This afternoon I will be spending a few hours with a French newspaper reporter to discuss the Civil War Sesquicentennial. He arrives in Charlottesville having already visited Atlanta and Gettysburg, where he spent some time with the folks at the Civil War Institute. I plan on taking him to some of the Civil War related sites in town followed by a relaxing cup of coffee/cappuccino at my favorite cafe. I like the fact that I will get to respond to much of what he has learned thus far on this trip. Expect a full report in the following days.
Spend enough time in the confusion that is the black Confederate debate and you will come across a short list of talking points. One of the most popular references is to Ervin L. Jordan’s Black Confederates and Afro-Yankees in Civil War Virginia, which was published by the University Press of Virginia back in 1995. It’s one of the very few books on the subject published by an academic press and proponents of this narrative love to cite it. Unfortunately, as far as I can tell the overwhelming majority of people who cite it provide no evidence that they’ve actually read it. They simply cite his name and position in Special Collections at UVA, along with one of his claims that historians have engaged in censorship of some kind, as if this constitutes an argument.
I suspect that if certain people actually took the time to read it they would not so quickly reference it to buttress some of the wilder claims about the supposed military service of thousands of free and enslaved blacks in the Confederate army. Out of 300 pages of text Jordan devotes close to 185 on antebellum slavery in Virginia. His deep research is supported by a command of the relevant secondary sources, but this section of the book does not introduce much of anything that is new to historians. In Part 2 Jordan moves to the war, but even in this section very little is devoted to actual soldiering by blacks; rather, he focuses on the various ways that these men found themselves with the army. There is a chapter on body servants, the precarious position of property-owning free blacks, as well as a chapter on black Union soldiers from Virginia. Go through this section and you will find very few actual claims about the service of black enlisted soldiers. What I find most interesting about this book is Jordan’s attempt to carefully delineate the ways they identified with Virginia and the Confederate war effort. There is much more ambiguity in his analysis than most proponents of this narrative grant and, again, I suspect it is because they have not read the book. We certainly need to leave room for the notion of black fidelity and loyalty to the Confederate cause, but we must move beyond the self-serving definitions that most Lost Cause adherents apply.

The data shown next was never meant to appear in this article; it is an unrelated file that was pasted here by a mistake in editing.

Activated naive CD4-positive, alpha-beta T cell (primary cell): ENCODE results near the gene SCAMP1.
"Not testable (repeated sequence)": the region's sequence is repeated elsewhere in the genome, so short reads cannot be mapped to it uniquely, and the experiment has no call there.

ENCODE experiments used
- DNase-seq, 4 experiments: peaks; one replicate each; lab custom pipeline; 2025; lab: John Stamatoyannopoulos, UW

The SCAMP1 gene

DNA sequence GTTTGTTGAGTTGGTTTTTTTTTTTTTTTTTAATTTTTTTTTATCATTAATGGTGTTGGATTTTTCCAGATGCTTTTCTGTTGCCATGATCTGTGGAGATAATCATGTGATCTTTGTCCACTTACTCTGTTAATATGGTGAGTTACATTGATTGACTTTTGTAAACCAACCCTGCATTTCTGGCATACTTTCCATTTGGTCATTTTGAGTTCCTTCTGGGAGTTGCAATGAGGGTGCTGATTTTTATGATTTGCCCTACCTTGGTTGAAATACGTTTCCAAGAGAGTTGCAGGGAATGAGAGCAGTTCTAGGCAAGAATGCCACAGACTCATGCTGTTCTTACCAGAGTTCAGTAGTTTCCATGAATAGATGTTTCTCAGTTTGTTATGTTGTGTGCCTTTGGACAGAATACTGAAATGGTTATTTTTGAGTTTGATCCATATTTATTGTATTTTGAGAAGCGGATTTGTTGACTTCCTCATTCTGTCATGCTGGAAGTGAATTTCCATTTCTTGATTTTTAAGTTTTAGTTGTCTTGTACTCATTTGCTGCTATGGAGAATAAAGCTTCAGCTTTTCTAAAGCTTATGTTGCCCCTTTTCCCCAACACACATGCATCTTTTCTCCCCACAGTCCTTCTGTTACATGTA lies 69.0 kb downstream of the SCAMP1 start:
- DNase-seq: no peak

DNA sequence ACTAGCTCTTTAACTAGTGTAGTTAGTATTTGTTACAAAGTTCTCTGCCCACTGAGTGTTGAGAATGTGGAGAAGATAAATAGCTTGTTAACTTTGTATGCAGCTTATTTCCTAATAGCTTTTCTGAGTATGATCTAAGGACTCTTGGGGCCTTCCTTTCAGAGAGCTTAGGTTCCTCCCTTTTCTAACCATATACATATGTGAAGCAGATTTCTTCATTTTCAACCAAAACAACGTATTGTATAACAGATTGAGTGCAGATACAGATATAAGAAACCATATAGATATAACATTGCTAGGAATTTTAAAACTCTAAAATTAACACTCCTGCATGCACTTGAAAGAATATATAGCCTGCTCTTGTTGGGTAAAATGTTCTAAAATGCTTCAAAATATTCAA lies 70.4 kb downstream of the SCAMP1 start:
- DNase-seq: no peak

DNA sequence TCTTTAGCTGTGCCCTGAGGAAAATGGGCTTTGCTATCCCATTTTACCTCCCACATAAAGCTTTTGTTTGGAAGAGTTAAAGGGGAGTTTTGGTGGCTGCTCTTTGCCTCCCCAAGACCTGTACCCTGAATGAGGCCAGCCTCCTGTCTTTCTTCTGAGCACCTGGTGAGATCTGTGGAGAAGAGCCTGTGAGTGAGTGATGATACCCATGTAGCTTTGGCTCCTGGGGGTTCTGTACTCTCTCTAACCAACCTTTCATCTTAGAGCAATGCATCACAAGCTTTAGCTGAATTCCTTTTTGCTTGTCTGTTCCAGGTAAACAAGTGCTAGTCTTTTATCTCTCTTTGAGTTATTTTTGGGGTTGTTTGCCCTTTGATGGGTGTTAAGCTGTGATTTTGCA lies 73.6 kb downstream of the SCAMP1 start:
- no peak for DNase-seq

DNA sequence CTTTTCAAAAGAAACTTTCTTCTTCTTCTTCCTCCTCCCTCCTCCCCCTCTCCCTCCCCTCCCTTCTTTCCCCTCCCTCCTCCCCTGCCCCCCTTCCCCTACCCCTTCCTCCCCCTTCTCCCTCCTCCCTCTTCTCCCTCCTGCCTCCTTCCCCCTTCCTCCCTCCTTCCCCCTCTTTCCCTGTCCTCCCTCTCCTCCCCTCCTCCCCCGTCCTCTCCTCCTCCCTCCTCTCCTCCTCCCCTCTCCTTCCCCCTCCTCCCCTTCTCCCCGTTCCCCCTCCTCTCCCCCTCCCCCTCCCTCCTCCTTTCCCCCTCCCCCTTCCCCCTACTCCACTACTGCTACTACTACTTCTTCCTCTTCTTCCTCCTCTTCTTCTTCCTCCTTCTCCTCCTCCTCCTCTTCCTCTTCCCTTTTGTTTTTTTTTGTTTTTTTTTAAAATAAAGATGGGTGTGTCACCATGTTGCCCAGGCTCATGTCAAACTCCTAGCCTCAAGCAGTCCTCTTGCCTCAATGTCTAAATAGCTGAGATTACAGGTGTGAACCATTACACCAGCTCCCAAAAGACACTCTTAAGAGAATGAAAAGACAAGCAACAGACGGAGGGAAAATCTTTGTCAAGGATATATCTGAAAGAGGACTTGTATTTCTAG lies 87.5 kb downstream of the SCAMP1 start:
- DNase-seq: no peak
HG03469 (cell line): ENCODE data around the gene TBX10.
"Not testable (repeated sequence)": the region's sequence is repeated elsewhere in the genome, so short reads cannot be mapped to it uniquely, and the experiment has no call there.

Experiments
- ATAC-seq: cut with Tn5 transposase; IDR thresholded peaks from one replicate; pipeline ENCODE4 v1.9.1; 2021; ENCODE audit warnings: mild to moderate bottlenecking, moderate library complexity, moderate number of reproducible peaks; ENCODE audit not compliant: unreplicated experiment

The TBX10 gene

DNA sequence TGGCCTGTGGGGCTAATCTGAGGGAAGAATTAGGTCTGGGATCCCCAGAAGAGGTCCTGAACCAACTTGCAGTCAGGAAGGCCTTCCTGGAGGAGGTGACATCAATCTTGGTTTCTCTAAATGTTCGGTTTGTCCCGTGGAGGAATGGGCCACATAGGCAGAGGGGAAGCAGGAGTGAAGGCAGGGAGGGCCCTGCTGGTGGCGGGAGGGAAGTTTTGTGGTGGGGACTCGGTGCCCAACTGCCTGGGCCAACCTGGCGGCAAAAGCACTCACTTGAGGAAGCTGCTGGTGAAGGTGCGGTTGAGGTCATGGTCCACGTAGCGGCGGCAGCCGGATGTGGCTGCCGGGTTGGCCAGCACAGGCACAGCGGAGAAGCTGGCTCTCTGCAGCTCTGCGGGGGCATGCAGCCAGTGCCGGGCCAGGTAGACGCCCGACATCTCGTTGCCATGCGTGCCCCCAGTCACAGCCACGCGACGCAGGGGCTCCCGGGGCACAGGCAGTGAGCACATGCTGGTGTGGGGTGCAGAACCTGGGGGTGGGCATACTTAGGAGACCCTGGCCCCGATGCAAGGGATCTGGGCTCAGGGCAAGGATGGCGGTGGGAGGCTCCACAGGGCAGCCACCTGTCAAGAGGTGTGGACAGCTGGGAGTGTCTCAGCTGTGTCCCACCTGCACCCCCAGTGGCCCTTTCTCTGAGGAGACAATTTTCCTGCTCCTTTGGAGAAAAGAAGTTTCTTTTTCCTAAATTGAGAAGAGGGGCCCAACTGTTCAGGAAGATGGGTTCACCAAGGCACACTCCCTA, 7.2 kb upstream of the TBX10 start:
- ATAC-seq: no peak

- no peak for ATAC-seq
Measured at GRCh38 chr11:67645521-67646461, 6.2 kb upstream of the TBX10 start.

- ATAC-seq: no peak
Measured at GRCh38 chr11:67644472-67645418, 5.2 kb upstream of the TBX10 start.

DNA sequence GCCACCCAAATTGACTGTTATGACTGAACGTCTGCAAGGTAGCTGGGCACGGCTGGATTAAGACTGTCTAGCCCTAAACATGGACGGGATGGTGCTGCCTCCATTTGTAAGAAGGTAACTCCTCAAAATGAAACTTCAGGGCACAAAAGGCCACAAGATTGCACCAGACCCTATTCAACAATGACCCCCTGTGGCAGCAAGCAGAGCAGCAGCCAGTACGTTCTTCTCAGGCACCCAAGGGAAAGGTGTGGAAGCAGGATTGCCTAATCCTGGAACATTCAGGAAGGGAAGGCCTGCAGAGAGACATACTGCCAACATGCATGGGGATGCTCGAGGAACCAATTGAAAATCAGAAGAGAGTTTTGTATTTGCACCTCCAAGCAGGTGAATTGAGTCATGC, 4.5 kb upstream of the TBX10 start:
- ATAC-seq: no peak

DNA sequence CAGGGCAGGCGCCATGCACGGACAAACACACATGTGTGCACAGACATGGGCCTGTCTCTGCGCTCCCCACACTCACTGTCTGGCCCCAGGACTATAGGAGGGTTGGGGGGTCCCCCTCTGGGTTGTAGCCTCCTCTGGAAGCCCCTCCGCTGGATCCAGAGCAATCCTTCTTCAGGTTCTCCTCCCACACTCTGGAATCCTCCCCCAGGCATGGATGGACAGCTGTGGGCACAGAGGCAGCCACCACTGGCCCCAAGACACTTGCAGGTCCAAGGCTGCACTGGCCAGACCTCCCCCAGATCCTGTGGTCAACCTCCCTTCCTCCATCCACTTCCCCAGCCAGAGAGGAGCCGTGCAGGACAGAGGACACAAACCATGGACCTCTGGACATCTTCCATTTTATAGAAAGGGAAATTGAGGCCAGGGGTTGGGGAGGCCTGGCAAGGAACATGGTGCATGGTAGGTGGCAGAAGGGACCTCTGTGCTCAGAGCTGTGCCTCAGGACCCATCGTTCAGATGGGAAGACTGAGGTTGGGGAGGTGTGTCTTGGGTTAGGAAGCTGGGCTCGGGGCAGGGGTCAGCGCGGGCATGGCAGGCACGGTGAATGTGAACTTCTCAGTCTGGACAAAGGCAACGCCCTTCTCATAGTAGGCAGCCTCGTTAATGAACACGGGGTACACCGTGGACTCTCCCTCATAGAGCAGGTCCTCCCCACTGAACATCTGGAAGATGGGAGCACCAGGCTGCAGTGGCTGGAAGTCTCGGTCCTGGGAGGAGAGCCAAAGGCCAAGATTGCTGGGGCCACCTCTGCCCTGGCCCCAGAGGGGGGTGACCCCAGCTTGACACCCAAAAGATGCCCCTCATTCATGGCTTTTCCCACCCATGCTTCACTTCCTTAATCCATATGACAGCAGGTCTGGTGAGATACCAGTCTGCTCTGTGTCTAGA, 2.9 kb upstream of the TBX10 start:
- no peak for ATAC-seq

At times, however, I do think that Jordan’s handling of evidence and his analysis of that evidence is questionable. Rather than look at his book to make my point I want to spend a few minutes with a short essay that Jordan wrote for Richard Rollins’s edited collection, Black Southerners in Gray: Essays on Afro-Americans in Confederate Armies, which was published by Rank and File in 1994. It is very clear that none of the essays went through any kind of peer review and this seriously diminishes the value of the book. Jordan offers a short version of some of the claims found in the larger study that is titled, “Different Drummers: Black Virginians As Confederate Loyalists” (pp. 57-74).
In the essay Jordan attempts to scope out the limits of “Afro-Virginian patriotism”:
Black Confederate patriotism took many forms: slaves devoted to their owners, free blacks who donated money and labor, blacks who joined the Confederate army and slaves who loyally supervised plantations of absentee-owners.
What is interesting is that Jordan fails to include one example of an actual soldier. He certainly has collected a great deal of evidence pointing to the myriad ways in which blacks contributed to the Confederate war effort, but more often than not I am left scratching my head when it comes to the analysis of specific sources. Here are a few examples:
James T. Ayer, a black farmer in Suffolk, sold so much food to Southern quartermasters that Union officers accused him of being an employee of the Confederate commissary department. (p. 59)